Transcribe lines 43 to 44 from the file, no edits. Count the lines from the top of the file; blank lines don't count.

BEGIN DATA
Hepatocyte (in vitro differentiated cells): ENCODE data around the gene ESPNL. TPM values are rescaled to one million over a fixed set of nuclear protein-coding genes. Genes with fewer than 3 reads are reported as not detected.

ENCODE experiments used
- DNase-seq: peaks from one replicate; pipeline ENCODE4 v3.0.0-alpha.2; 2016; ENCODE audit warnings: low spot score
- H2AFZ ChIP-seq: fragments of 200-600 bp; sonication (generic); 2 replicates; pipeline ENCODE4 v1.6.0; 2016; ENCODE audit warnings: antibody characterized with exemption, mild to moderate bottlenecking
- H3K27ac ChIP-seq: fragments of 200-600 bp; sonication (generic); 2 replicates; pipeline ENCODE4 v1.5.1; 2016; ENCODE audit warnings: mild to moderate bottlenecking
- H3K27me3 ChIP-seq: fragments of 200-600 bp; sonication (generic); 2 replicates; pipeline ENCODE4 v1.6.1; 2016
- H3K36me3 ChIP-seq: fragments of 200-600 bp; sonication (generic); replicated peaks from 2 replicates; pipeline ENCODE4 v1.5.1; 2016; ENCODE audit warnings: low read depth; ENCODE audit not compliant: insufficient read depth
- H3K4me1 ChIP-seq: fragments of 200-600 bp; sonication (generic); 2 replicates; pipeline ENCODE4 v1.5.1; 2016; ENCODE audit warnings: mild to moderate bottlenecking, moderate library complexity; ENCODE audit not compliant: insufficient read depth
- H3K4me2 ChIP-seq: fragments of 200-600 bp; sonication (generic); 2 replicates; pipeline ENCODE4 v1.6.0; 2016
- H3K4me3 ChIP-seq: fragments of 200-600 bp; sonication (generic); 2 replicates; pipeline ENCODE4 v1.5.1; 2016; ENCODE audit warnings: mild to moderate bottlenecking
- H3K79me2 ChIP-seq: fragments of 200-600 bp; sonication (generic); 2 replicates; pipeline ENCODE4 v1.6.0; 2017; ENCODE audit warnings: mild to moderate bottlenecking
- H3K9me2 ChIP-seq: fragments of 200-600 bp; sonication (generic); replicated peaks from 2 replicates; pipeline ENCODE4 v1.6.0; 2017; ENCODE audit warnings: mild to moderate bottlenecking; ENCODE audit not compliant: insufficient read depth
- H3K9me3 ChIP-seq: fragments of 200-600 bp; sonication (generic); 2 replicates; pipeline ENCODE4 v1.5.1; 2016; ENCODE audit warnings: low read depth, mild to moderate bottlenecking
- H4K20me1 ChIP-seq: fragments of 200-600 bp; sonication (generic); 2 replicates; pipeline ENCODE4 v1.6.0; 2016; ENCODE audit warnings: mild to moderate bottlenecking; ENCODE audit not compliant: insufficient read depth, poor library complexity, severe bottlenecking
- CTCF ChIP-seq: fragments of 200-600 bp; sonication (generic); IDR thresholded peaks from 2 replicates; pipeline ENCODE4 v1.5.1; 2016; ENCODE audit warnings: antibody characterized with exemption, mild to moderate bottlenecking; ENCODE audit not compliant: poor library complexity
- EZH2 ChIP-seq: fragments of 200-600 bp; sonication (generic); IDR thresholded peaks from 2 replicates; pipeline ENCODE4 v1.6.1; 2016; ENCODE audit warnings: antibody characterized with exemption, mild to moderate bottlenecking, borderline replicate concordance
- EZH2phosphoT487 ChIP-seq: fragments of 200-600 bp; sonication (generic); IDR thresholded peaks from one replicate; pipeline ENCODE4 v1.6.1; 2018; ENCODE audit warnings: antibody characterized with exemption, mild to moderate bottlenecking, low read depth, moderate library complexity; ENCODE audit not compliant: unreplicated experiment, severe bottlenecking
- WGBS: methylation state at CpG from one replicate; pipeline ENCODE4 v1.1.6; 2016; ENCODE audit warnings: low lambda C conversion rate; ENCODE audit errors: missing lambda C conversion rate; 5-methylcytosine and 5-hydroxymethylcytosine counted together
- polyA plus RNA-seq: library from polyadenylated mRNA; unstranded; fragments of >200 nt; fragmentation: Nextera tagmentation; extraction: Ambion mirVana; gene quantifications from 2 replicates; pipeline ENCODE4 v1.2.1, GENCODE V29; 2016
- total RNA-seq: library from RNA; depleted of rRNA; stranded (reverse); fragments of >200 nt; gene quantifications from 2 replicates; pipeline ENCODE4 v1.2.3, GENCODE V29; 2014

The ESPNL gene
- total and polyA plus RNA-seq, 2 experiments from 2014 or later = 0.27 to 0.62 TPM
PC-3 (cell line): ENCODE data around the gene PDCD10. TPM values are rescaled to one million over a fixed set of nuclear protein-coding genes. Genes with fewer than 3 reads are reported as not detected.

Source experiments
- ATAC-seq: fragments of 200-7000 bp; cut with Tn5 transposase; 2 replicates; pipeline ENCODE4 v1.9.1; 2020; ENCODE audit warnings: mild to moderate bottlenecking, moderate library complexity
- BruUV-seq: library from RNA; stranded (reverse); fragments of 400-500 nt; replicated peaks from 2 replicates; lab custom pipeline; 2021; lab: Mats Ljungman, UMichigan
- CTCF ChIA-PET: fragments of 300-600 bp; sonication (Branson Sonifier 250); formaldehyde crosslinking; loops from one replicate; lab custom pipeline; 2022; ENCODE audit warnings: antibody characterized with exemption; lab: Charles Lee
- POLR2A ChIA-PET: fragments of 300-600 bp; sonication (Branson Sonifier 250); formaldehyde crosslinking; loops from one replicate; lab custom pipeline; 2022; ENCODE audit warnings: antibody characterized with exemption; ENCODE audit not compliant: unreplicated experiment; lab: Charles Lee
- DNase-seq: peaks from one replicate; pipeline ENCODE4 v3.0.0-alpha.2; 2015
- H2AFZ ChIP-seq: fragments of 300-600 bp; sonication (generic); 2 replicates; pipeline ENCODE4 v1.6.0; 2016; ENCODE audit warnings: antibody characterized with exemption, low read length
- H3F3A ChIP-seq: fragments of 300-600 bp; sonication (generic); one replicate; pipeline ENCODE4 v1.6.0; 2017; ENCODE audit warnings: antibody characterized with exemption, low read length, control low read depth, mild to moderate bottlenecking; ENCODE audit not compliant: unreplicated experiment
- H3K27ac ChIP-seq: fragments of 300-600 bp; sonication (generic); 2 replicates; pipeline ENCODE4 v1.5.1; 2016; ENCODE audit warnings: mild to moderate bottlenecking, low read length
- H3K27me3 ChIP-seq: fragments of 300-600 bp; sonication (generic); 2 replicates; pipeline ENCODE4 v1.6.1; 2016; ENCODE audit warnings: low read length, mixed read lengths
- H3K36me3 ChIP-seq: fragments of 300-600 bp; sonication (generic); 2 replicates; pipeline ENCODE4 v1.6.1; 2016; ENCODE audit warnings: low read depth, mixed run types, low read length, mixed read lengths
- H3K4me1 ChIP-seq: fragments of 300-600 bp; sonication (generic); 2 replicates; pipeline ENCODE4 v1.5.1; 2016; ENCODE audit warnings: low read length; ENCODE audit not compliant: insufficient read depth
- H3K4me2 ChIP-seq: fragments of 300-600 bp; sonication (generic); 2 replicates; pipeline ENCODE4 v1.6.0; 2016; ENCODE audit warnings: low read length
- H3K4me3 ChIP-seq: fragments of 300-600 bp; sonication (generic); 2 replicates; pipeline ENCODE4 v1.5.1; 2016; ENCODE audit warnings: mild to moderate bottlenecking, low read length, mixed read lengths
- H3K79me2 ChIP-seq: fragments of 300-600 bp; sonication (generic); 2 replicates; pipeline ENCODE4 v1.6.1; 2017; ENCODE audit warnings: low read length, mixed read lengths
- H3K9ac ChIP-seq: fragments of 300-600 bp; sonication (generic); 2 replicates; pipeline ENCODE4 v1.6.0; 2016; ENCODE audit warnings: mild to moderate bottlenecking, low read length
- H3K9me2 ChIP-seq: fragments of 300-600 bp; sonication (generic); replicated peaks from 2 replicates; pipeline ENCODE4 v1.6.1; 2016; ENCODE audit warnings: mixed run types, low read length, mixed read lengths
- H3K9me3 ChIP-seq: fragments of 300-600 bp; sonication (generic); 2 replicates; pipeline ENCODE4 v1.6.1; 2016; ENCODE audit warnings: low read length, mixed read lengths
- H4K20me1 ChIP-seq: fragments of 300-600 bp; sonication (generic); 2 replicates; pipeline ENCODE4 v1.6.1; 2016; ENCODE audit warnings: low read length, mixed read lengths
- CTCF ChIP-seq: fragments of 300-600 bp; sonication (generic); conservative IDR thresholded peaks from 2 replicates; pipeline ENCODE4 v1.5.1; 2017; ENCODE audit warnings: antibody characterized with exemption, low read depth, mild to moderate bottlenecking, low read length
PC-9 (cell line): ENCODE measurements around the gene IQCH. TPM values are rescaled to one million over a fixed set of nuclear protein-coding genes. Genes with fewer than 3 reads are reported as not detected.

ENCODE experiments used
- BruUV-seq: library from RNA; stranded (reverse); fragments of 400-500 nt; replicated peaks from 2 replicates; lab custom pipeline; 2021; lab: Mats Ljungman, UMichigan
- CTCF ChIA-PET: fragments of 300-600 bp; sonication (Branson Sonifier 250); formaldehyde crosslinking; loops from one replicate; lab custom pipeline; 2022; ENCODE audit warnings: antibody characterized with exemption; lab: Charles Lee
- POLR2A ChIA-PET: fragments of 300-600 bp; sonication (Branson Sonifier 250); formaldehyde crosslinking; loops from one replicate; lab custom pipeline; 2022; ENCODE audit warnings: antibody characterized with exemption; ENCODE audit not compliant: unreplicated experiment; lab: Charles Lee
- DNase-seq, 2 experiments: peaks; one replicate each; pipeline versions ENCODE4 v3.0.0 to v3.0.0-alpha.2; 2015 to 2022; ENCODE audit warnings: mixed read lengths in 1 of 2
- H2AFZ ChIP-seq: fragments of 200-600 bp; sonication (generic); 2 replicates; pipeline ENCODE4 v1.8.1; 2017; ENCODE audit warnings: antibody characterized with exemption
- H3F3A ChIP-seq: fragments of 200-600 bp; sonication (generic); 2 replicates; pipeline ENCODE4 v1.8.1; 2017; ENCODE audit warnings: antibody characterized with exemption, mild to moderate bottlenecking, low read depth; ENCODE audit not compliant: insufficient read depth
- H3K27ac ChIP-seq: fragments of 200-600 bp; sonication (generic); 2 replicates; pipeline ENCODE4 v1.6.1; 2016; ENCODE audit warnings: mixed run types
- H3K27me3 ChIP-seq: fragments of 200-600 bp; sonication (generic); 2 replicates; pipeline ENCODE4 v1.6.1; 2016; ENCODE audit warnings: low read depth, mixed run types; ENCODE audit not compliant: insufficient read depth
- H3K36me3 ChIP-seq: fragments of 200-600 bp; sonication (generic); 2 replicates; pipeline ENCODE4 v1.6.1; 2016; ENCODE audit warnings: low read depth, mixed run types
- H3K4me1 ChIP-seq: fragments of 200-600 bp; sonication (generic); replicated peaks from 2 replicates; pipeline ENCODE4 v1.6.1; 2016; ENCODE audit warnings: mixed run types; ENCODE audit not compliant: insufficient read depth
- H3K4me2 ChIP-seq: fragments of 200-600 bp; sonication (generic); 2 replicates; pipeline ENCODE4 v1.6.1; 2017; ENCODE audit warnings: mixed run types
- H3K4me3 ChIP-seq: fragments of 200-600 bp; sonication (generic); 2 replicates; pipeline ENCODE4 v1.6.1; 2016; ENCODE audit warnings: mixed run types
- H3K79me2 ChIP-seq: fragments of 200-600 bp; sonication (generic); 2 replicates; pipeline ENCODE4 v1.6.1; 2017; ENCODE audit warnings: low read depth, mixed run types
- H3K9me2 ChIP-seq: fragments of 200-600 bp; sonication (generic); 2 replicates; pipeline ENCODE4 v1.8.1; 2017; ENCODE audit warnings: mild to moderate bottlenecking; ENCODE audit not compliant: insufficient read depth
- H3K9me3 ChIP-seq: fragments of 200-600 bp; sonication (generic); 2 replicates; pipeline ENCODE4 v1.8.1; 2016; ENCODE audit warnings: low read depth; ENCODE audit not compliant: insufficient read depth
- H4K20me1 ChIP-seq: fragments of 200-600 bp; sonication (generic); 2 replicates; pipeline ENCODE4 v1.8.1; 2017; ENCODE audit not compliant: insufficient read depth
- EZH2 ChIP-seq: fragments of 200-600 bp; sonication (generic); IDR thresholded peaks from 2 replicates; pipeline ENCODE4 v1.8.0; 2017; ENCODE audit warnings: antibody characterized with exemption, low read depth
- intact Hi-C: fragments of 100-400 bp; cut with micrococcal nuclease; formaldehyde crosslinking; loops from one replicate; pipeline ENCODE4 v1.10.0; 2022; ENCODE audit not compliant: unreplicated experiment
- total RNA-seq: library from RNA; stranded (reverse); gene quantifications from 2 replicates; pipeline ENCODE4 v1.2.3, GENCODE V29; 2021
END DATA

- CTCF ChIP-seq: fragments of 300-600 bp; sonication (generic); conservative IDR thresholded peaks from 2 replicates; pipeline ENCODE4 v1.5.1; 2017; ENCODE audit warnings: antibody characterized with exemption, low read depth, mild to moderate bottlenecking, low read length
PC-9 (cell line): ENCODE measurements around the gene IQCH. TPM values are rescaled to one million over a fixed set of nuclear protein-coding genes. Genes with fewer than 3 reads are reported as not detected.